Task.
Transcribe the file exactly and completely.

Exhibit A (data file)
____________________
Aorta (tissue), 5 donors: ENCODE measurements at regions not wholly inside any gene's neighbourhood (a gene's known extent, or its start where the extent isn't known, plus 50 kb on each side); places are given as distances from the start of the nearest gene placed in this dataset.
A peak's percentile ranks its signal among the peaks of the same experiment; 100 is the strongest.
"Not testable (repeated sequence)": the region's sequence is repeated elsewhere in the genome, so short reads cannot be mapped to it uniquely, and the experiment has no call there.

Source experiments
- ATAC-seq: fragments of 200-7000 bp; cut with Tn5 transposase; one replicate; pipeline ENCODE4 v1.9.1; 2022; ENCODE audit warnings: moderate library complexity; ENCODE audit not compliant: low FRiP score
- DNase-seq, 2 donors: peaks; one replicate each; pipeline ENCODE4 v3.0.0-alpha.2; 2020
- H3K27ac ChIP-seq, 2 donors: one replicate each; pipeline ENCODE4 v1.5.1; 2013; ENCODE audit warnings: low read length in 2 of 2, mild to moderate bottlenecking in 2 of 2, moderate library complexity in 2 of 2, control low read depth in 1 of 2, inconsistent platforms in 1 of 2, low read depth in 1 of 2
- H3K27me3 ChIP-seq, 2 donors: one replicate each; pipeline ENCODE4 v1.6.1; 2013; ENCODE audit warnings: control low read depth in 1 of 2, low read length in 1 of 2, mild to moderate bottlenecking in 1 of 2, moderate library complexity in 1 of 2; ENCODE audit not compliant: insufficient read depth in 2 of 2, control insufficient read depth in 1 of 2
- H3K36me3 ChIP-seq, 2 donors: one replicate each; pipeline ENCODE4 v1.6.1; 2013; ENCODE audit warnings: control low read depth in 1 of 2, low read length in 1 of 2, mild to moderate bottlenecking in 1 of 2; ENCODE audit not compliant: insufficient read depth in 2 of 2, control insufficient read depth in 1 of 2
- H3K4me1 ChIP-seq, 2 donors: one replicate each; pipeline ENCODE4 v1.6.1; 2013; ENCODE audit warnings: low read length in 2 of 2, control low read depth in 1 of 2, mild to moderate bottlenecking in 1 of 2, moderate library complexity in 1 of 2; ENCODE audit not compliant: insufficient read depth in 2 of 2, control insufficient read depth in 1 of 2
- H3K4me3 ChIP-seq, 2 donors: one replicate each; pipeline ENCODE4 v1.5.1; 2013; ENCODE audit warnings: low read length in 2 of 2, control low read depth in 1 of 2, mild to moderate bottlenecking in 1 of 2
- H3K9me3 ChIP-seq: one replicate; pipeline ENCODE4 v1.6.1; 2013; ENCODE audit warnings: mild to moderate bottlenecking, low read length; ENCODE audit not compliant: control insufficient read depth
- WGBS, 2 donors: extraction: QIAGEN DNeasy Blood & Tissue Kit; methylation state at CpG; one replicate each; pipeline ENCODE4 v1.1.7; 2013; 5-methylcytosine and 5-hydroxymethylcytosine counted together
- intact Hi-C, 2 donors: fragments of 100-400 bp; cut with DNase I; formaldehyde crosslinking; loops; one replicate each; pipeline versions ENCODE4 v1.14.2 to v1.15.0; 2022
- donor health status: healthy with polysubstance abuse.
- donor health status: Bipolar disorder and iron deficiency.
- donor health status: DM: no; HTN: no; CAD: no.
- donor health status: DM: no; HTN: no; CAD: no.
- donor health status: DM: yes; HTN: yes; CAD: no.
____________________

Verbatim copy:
Aorta (tissue), 5 donors: ENCODE measurements at regions not wholly inside any gene's neighbourhood (a gene's known extent, or its start where the extent isn't known, plus 50 kb on each side); places are given as distances from the start of the nearest gene placed in this dataset.
A peak's percentile ranks its signal among the peaks of the same experiment; 100 is the strongest.
"Not testable (repeated sequence)": the region's sequence is repeated elsewhere in the genome, so short reads cannot be mapped to it uniquely, and the experiment has no call there.

Source experiments
- ATAC-seq: fragments of 200-7000 bp; cut with Tn5 transposase; one replicate; pipeline ENCODE4 v1.9.1; 2022; ENCODE audit warnings: moderate library complexity; ENCODE audit not compliant: low FRiP score
- DNase-seq, 2 donors: peaks; one replicate each; pipeline ENCODE4 v3.0.0-alpha.2; 2020
- H3K27ac ChIP-seq, 2 donors: one replicate each; pipeline ENCODE4 v1.5.1; 2013; ENCODE audit warnings: low read length in 2 of 2, mild to moderate bottlenecking in 2 of 2, moderate library complexity in 2 of 2, control low read depth in 1 of 2, inconsistent platforms in 1 of 2, low read depth in 1 of 2
- H3K27me3 ChIP-seq, 2 donors: one replicate each; pipeline ENCODE4 v1.6.1; 2013; ENCODE audit warnings: control low read depth in 1 of 2, low read length in 1 of 2, mild to moderate bottlenecking in 1 of 2, moderate library complexity in 1 of 2; ENCODE audit not compliant: insufficient read depth in 2 of 2, control insufficient read depth in 1 of 2
- H3K36me3 ChIP-seq, 2 donors: one replicate each; pipeline ENCODE4 v1.6.1; 2013; ENCODE audit warnings: control low read depth in 1 of 2, low read length in 1 of 2, mild to moderate bottlenecking in 1 of 2; ENCODE audit not compliant: insufficient read depth in 2 of 2, control insufficient read depth in 1 of 2
- H3K4me1 ChIP-seq, 2 donors: one replicate each; pipeline ENCODE4 v1.6.1; 2013; ENCODE audit warnings: low read length in 2 of 2, control low read depth in 1 of 2, mild to moderate bottlenecking in 1 of 2, moderate library complexity in 1 of 2; ENCODE audit not compliant: insufficient read depth in 2 of 2, control insufficient read depth in 1 of 2
- H3K4me3 ChIP-seq, 2 donors: one replicate each; pipeline ENCODE4 v1.5.1; 2013; ENCODE audit warnings: low read length in 2 of 2, control low read depth in 1 of 2, mild to moderate bottlenecking in 1 of 2
- H3K9me3 ChIP-seq: one replicate; pipeline ENCODE4 v1.6.1; 2013; ENCODE audit warnings: mild to moderate bottlenecking, low read length; ENCODE audit not compliant: control insufficient read depth
- WGBS, 2 donors: extraction: QIAGEN DNeasy Blood & Tissue Kit; methylation state at CpG; one replicate each; pipeline ENCODE4 v1.1.7; 2013; 5-methylcytosine and 5-hydroxymethylcytosine counted together
- intact Hi-C, 2 donors: fragments of 100-400 bp; cut with DNase I; formaldehyde crosslinking; loops; one replicate each; pipeline versions ENCODE4 v1.14.2 to v1.15.0; 2022
- donor health status: healthy with polysubstance abuse.
- donor health status: Bipolar disorder and iron deficiency.
- donor health status: DM: no; HTN: no; CAD: no.
- donor health status: DM: no; HTN: no; CAD: no.
- donor health status: DM: yes; HTN: yes; CAD: no.